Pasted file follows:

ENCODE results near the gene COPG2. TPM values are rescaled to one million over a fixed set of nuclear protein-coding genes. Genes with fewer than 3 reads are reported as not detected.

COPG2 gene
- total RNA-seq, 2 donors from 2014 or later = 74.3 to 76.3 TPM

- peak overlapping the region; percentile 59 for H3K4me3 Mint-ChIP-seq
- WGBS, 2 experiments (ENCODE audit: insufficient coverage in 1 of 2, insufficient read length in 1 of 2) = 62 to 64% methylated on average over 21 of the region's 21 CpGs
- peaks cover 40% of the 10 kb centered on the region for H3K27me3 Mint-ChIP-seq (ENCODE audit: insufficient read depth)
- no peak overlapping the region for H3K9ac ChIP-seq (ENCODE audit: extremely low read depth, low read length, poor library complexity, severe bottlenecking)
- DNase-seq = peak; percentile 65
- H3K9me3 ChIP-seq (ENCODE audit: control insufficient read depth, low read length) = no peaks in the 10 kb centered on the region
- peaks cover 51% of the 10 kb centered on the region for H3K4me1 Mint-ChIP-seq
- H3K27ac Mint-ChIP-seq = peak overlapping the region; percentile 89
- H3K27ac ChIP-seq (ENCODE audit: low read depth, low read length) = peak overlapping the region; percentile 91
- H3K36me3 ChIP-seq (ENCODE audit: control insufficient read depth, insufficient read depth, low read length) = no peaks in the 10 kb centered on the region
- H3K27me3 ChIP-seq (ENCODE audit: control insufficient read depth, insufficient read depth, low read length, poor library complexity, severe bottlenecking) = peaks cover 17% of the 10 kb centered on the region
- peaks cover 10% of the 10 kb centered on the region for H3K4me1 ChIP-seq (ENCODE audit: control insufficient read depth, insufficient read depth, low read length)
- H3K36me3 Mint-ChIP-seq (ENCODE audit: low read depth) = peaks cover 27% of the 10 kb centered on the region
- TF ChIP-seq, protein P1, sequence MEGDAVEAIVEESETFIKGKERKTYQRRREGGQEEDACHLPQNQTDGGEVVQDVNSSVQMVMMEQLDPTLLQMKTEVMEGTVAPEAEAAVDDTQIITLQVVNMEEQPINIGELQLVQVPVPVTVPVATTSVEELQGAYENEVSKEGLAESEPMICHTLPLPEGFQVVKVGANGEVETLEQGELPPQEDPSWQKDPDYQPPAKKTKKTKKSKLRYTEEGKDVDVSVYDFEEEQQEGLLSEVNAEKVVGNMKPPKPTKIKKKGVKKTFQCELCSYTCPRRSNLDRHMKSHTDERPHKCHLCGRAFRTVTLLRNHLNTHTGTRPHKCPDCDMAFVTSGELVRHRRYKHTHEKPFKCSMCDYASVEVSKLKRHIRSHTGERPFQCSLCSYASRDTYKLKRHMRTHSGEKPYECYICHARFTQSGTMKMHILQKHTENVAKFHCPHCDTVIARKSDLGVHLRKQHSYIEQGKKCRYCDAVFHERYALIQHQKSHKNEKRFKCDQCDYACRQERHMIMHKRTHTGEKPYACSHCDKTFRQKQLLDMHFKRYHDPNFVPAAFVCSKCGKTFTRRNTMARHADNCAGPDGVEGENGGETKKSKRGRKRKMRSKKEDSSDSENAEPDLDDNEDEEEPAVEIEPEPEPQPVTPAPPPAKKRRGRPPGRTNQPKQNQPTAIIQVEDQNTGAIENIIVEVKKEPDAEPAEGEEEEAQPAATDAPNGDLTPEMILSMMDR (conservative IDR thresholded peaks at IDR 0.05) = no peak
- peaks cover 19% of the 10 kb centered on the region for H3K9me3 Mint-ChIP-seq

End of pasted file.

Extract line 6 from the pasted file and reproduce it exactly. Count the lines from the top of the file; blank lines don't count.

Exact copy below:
- peaks cover 40% of the 10 kb centered on the region for H3K27me3 Mint-ChIP-seq (ENCODE audit: insufficient read depth)